Just as well then, that the BMW XM is luxuriously appointed with fine leathers and crystal knobs inside to pamper its occupants to no end. Too much is just enough, seems to be the theme of this car. 

There’s a loud button for the exhaust if you want the XM to make all the right noises, and you can drive it as an EV, if you don’t. Whether or not the exhaust notes are real or manufactured, you can never really be sure, but I suspect that most owners will be having too much fun to care. 

One less obvious advantage of driving the XM in EV mode is that operating in silence allows the occupants to savour the Bowers & Wilkins Diamond Surround Sound System that has no less than 20 speakers driven by 1,500 watts of amplification. Even over wireless Apple CarPlay, I could hear details in familiar songs that I was previously never aware of. You could say it brought The Cranberries’, Zombie to life…

Sorry, I couldn’t resist. To be objective, Dolores O’Riordan’s breathy vocals on this track were so detailed, it felt like you had a front-row seat to an intimate, secret concert at a small nightclub in Dublin.

THE BMW XM comes with an amazing 20-speaker Bowers & Wilkins sound system

Speaking of nightclubs, the XM’s extravagant styling inside and out makes every drive an occasion. I’m not sure if it would suit me as a daily driver, but when I get a chance to drive it once in a while, I know I’m in for a good time. 


The day ended with a drive of the M2, thankfully this time, we got back much earlier than the last time I drove this car…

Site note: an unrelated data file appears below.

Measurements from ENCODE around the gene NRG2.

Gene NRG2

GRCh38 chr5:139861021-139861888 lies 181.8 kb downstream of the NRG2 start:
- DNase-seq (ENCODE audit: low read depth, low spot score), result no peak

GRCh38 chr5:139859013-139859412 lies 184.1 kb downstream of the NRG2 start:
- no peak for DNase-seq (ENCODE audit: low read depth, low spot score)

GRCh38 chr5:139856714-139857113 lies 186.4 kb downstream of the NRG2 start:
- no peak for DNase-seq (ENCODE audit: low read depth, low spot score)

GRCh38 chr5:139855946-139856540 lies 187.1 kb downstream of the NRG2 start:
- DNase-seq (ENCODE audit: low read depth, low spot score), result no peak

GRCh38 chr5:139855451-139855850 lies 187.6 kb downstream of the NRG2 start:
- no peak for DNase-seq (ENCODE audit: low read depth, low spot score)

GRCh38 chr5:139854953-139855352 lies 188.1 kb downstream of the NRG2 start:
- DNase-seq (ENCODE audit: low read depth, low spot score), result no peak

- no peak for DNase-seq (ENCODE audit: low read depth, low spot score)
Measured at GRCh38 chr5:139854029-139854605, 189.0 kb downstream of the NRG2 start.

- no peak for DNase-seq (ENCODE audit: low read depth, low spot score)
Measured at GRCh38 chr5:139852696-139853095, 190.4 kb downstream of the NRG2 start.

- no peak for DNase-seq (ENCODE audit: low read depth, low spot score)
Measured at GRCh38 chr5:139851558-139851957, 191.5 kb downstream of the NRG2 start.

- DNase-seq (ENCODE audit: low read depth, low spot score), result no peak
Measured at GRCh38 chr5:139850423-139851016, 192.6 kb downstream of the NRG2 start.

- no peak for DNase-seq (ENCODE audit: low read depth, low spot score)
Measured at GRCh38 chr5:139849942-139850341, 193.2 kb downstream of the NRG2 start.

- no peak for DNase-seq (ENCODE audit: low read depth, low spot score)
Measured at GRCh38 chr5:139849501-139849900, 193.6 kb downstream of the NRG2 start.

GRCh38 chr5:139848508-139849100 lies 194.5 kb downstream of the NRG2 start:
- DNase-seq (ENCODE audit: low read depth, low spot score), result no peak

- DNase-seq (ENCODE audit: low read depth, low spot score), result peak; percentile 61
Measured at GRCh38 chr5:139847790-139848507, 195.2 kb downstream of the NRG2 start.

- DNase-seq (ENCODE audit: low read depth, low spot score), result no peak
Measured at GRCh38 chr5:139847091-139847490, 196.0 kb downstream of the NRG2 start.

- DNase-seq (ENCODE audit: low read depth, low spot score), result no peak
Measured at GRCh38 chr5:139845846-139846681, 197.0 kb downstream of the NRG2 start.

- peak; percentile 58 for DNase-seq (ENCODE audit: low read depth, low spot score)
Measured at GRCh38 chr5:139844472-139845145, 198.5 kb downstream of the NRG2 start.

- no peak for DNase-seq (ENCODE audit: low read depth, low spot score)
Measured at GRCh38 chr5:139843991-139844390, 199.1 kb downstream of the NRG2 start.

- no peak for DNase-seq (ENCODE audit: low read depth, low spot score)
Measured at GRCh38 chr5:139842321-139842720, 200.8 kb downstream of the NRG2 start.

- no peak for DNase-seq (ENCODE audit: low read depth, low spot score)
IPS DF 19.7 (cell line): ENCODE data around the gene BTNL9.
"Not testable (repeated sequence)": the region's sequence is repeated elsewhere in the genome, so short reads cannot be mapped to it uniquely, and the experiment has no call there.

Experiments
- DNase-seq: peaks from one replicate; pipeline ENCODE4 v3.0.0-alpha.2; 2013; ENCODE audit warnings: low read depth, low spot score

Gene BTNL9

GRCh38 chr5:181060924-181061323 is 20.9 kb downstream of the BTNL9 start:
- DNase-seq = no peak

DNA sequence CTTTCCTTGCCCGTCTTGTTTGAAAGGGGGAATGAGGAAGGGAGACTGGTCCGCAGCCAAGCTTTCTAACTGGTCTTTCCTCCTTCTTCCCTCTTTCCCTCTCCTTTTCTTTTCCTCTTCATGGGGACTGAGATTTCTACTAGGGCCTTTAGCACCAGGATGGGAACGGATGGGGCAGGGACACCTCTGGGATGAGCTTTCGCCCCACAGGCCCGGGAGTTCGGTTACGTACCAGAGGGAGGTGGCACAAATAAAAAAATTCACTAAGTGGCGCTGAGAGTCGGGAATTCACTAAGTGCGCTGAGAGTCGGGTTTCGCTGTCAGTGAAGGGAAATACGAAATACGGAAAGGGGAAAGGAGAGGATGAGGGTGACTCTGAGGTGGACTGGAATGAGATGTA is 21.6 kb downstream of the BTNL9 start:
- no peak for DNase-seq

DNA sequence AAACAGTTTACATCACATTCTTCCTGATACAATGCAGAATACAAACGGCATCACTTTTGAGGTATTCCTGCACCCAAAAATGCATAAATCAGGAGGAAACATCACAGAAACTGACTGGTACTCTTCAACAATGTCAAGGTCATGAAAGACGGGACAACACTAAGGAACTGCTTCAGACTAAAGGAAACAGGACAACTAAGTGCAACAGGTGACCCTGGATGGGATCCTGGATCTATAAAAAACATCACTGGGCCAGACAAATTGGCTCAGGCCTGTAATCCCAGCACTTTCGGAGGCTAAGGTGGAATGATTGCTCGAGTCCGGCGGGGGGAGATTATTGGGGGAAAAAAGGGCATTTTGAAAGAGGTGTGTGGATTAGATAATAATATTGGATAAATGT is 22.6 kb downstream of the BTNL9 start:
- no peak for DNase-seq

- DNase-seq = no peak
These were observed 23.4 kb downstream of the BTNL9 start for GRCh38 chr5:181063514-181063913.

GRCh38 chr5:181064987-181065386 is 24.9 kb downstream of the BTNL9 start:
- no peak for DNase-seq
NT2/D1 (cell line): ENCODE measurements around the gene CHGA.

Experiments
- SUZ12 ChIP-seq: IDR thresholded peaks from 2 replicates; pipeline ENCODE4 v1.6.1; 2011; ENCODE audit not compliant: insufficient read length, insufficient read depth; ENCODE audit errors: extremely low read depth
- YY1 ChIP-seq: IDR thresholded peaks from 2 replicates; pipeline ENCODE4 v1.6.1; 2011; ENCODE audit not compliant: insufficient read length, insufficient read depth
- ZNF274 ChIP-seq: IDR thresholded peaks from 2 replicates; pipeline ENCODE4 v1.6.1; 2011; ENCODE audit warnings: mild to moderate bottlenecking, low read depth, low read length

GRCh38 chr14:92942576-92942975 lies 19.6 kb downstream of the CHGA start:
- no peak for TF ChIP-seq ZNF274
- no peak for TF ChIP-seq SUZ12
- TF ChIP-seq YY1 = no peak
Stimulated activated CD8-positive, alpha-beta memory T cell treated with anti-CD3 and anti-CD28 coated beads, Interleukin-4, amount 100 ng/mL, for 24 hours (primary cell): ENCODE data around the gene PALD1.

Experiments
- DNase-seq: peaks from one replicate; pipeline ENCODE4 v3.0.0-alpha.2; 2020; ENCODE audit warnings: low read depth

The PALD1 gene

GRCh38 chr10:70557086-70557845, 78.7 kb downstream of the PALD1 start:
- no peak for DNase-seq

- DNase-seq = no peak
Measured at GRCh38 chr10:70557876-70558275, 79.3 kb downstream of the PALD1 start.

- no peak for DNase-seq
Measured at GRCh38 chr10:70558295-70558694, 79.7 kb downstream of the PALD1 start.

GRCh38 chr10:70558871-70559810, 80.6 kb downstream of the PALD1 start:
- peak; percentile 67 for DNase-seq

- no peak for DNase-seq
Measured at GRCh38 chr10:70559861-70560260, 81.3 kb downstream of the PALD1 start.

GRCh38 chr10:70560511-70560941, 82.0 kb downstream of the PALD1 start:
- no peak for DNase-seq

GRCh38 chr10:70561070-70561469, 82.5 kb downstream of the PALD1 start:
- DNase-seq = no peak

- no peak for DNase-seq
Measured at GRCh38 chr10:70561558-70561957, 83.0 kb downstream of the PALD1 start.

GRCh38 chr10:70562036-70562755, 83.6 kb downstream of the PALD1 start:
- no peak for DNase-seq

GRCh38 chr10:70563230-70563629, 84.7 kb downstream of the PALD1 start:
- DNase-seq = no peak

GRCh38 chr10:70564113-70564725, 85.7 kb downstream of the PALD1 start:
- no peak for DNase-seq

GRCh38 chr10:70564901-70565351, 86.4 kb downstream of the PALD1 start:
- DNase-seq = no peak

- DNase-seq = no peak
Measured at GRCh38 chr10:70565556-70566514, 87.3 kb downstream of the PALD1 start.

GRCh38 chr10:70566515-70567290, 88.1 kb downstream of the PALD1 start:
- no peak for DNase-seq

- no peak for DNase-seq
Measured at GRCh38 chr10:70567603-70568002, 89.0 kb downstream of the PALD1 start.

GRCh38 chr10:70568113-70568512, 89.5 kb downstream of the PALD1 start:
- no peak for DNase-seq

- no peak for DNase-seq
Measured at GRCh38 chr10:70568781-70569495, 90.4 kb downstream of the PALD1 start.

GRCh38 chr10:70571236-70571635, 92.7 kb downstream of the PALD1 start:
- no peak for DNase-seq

After an extended amount of seat time when I drove it in Arizona, sliding back into the M2 felt like running into an old friend. I felt a bit more at home in the car with the main controls facing readily to hand. 

Although the M2 is far more satisfying with a manual gearbox, I was quite happy that the unit in Singapore was fitted with an 8-speed automatic instead. When I took over, rush hour traffic was beginning to build up to show this car’s broader breadth of talent as a daily driver.

The M2 may be packing a 460hp 6-cylinder twin-turbo engine that is largely based on the unit found in the M3 and M4, but it feels every bit as mature as its bigger siblings in terms of ride comfort. 

While the M2 is undoubtedly capable of violent acceleration and drifting shenanigans, driving it in moderation reveals a steering feel that sweeter than that of the M3 or M4. The way it’s weighted for that initial quarter-turn of the steering wheel, brings back that pure and direct feel of the 3 Series’ of yesteryear.

Comparisons with the previous generation M2 and even the 1M Coupe before that are inevitable amongst enthusiasts. Just as Air Jordan fans will have their favourites; 1, 3, 4, 5, 6, 11 through 14, the M2 has its own identity that in time, will make it a classic in its own right. 

This M2’s styling may not be as universally likeable as the previous F87 M2 was. Take it for a test drive, however, and it’ll grow on you, as it did for me. 

So many cars, so little time

There were actually more cars to sample but we simply ran out of time. The BMW X5 for example, has just had a minor Life Cycle Improvement (LCI) which is BMW for face lift. I was about to get into that until a huge wooden stake was discovered in one of its rear tyres. 

Perhaps a longer drive up north over a few days and nights would be even better to assess the nuances and capabilities of these cars. Until next time, hopefully.